How a local nonprofit — now with chef Lisa Nakamura — gives newcomers to our country support, education and hands-on experience in the restaurant industry.
Running a restaurant is hard work — very hard. And after 20-plus years in the industry, Lisa Nakamura says, “I used to get this sense when I was cooking: What good am I doing? Is it changing anyone’s world? I know that sounds so dramatic, but is it actually affecting anyone?”
She’d gone from the French Laundry to The Herbfarm, cooking in New Orleans during Katrina, Seoul, Munich and beyond. At the end of November, she closed her Seattle restaurant Gnocchi Bar to become the chef instructor for Project Feast, a tiny, local nonprofit that seeks to empower refugee and immigrant cooks through job training.
Project Feast’s Culinary Apprenticeship Program is an intensive one — nine to five, five days a week, for four months — for just four apprentices, who receive a nominal scholarship to help cover child care, transportation and such. As you’re reading this, Nakamura and her cohort are preparing for the debut of Ubuntu Street Cafe, an open-to-the-public Kent restaurant giving the apprentices hands-on experience in “catering, marketing, recipe development, how we go about planning a menu — all the things that maybe if you’re just a layperson you’ve never really thought about,” Nakamura says. “I mean, I learned the hard way!” she laughs. “So I’m hoping maybe I can smooth out the path a little bit.”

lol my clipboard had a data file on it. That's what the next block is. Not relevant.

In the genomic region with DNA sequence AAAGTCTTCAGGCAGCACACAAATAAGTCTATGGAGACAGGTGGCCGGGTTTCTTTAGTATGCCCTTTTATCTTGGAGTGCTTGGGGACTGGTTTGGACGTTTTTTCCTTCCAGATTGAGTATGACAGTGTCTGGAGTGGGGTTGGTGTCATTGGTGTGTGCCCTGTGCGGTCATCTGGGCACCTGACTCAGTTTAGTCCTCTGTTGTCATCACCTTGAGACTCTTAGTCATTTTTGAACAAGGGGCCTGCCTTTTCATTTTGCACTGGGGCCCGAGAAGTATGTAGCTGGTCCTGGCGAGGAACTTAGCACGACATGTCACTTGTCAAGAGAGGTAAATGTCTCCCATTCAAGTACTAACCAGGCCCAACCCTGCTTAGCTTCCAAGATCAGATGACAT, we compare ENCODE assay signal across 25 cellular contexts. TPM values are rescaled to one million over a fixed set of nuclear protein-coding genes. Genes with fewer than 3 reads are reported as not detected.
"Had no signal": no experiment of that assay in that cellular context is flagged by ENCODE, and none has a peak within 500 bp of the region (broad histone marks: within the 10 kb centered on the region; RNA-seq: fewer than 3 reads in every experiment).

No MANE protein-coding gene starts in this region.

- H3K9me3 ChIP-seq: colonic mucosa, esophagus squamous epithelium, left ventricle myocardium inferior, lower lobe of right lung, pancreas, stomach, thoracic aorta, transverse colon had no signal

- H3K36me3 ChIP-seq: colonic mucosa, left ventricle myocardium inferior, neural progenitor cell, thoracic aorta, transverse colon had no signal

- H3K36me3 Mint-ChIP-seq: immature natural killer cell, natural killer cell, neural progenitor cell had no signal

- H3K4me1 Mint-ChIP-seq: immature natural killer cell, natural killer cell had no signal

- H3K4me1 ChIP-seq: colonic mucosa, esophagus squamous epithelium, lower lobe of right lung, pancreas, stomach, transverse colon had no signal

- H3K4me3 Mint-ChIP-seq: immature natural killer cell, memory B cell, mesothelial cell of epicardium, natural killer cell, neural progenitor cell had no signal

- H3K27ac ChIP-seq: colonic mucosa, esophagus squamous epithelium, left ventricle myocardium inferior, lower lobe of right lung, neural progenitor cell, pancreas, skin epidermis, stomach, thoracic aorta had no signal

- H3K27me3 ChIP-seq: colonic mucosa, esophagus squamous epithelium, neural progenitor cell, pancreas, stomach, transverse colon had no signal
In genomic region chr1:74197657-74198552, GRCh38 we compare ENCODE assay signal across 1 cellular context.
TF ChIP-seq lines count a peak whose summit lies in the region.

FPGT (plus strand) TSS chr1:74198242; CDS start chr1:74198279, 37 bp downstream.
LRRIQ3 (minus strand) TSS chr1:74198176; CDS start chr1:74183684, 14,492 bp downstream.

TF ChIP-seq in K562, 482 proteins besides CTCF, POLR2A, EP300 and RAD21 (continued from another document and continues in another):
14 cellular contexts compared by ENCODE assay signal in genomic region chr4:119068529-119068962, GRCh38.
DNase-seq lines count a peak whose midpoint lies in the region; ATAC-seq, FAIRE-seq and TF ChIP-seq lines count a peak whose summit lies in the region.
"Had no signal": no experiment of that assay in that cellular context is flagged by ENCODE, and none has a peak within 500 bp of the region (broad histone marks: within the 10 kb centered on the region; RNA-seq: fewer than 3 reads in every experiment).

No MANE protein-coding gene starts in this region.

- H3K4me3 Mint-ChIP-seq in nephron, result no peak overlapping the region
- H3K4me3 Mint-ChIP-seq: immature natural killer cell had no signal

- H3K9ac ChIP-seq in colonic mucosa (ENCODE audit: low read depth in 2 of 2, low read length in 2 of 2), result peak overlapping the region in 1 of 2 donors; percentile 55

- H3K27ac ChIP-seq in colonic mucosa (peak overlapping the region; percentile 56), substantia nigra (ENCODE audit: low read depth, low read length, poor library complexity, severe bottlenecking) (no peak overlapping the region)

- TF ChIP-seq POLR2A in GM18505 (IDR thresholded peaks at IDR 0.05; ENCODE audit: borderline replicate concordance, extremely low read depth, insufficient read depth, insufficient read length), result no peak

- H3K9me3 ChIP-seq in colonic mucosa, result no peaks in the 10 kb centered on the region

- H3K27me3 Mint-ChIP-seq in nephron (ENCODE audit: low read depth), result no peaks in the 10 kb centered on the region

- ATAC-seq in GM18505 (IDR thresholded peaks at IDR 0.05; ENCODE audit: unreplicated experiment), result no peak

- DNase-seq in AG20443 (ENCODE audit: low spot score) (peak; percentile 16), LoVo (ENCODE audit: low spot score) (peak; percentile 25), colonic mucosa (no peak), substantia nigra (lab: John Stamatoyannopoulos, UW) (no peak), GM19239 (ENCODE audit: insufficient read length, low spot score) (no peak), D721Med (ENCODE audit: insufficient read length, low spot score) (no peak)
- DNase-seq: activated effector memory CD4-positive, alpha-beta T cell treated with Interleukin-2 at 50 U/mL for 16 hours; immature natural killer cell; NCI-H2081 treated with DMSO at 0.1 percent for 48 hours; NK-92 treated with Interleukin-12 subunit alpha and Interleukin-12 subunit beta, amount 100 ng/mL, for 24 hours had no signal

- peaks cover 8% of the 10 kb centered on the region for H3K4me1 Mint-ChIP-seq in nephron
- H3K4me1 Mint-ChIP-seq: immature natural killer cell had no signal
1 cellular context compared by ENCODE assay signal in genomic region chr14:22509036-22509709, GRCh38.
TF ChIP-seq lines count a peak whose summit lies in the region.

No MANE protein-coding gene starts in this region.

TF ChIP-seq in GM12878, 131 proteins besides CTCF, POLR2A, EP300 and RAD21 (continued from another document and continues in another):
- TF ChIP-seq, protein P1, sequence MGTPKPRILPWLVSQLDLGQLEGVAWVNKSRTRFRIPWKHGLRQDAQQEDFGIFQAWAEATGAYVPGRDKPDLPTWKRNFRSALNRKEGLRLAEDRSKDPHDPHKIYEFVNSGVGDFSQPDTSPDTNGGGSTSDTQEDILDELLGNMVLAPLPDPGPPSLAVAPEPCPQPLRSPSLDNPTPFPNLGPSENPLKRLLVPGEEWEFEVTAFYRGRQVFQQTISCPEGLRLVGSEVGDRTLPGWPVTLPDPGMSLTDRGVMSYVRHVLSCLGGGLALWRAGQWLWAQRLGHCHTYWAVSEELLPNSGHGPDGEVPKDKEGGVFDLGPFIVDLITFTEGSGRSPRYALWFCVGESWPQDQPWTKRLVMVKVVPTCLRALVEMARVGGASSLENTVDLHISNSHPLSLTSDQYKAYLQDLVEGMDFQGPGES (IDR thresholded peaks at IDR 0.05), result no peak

Ubuntu is the African concept of togetherness, the belief in an interconnected bond among us all. The first few weeks for the new Project Feast apprentices included bonding outings to the Pike Place Market, where they were impressed with how family-driven it remains, and to Fran’s, where they were impressed with the chocolates. Nakamura’s been impressed, she says, with how intent the apprentices are on learning. “There’s an extra degree of earnestness that’s sometimes hard to find in people who have grown up and lived in America, because [the apprentices] understand more intensely what it is they’re working towards,” Nakamura observes. “It’s very eye-opening, and it’s also very humbling. I feel a great responsibility.
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“In light of everything that’s been going on,” she continues, meaning President Trump’s attempts to radically alter U.S. immigration policy, “it helps me feel not quite so helpless, and like maybe in some small way we’re actually trying to make a positive difference for people.”
On a Project Feast field-trip lunch at Assimba Ethiopian Cuisine, apprentice Iryna Mykhalchuk, originally from Ukraine, says she’d like to run her own bakery someday. Bebe Renzaho, from the Democratic Republic of the Congo, wants to open the first restaurant in Seattle showcasing “my traditional food,” and she’s got a name picked out: Umoja, meaning “together.” Tenaye Adem, from Ethiopia, would like to run a restaurant “like this,” she says gesturing to the surroundings, “but better!” she adds slyly.